• Treating or attempting to treat a condition that the Member knows or ought to know he or she does not have the skill, knowledge or judgment to deal with,
  • Failing to keep records in accordance with the standards of the profession,
  • Falsifying a record relating to the Member’s practice and
  • Abusing a patient or a patient’s representative verbally, physically, psychologically or emotionally.

The Complaint Process

Acupuncturists, like any professional, owe a duty of care to their patients. Failure to discharge this duty of care may result in a formal complaint being filed with the College of Traditional Chinese Medicine Practitioners and Acupuncturists of Ontario against the practicing acupuncturist. Such a complaint will be handled in accordance with the Traditional Chinese Medicine Act, 2006. Almost any Member of the public can file a formal complaint against an acupuncturist.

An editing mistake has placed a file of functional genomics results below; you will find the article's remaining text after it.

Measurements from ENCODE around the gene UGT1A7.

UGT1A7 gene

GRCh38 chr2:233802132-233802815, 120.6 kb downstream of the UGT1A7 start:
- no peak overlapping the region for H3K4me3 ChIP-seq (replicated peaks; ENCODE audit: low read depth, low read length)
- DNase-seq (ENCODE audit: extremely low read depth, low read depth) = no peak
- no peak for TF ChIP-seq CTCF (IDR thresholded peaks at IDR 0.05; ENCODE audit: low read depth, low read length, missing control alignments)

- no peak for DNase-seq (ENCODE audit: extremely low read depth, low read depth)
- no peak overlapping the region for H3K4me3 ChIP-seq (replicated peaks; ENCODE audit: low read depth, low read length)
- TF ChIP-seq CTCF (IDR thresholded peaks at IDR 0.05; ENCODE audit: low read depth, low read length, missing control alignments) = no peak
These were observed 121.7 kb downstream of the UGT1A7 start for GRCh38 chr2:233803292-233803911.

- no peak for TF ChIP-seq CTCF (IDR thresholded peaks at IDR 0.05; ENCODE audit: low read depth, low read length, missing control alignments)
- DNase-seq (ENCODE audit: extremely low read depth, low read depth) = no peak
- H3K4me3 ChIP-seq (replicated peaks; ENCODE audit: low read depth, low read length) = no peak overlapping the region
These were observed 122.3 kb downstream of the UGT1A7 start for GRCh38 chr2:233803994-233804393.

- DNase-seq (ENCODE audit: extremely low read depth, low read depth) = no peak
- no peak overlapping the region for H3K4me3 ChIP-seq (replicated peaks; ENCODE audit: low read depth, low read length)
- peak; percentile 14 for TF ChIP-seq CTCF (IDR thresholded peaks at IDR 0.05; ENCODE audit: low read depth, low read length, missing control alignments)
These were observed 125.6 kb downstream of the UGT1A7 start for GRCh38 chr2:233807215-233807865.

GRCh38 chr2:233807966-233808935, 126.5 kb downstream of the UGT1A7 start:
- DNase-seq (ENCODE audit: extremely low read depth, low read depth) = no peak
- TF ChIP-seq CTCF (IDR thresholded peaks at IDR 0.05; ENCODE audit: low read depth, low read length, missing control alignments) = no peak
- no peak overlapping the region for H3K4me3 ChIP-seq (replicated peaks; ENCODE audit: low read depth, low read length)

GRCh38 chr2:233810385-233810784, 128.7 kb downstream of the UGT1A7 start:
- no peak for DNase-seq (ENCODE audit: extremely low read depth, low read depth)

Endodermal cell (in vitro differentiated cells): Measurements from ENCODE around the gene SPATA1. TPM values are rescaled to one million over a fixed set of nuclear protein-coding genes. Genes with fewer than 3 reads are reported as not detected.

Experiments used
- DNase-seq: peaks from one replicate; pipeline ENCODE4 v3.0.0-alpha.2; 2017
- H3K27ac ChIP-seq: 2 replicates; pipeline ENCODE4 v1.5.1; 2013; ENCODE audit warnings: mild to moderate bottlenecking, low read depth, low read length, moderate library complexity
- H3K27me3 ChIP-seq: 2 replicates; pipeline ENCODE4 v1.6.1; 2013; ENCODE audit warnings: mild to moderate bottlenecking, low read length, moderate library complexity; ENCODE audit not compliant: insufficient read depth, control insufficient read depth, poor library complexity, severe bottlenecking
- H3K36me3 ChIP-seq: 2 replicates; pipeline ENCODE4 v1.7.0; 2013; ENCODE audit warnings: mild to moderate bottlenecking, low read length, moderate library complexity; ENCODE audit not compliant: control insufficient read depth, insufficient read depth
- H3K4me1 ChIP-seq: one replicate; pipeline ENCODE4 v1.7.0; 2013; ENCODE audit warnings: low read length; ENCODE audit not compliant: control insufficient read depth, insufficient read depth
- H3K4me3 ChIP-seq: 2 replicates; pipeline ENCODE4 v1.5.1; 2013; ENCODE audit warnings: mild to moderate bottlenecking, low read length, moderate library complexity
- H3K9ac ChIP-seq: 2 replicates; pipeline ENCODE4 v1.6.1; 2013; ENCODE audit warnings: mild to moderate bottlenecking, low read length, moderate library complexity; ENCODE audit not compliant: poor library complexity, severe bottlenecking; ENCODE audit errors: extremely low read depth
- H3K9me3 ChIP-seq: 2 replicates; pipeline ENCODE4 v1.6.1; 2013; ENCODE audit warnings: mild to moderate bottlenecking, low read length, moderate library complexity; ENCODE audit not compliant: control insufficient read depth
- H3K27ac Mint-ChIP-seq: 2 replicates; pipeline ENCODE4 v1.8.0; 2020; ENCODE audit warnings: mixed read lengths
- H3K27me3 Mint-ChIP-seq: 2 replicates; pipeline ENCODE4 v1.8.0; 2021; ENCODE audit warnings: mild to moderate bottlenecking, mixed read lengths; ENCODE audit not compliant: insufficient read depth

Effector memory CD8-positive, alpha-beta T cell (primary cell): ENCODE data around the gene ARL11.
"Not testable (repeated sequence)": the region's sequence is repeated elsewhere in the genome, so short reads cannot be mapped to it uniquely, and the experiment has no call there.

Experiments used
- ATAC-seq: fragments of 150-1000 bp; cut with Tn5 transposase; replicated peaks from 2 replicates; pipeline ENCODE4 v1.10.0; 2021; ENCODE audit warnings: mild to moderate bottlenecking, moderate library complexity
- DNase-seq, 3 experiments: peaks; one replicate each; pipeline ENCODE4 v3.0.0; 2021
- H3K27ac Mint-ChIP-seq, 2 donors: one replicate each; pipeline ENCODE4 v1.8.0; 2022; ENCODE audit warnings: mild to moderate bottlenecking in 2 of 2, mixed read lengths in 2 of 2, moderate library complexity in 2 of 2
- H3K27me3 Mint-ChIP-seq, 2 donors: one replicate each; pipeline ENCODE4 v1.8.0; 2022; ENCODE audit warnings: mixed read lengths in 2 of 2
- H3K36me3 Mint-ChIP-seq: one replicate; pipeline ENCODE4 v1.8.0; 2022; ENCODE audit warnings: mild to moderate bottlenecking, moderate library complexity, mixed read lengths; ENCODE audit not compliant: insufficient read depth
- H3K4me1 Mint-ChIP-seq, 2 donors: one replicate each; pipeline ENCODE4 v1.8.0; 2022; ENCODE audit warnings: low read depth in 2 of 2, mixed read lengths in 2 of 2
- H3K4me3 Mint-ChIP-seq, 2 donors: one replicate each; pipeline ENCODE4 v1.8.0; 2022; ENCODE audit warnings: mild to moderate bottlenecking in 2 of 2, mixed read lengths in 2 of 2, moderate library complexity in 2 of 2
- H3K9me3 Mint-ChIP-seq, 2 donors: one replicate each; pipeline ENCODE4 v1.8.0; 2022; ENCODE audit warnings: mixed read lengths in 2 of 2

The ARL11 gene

All complaints must be submitted in writing or using audio or visual recording and submitted to the College. The complaint must contain the following information; a concise statement outlining the complaint including as much detail as possible and the name of the acupuncturist as well as any other acupuncturists, health care professionals or other persons who may have relevant information regarding the complaint. The contact information of the complainant should also be included. There is no time limit on when a complaint can be filed, however complaints must be filed within a reasonable time. The College will determine what is reasonable.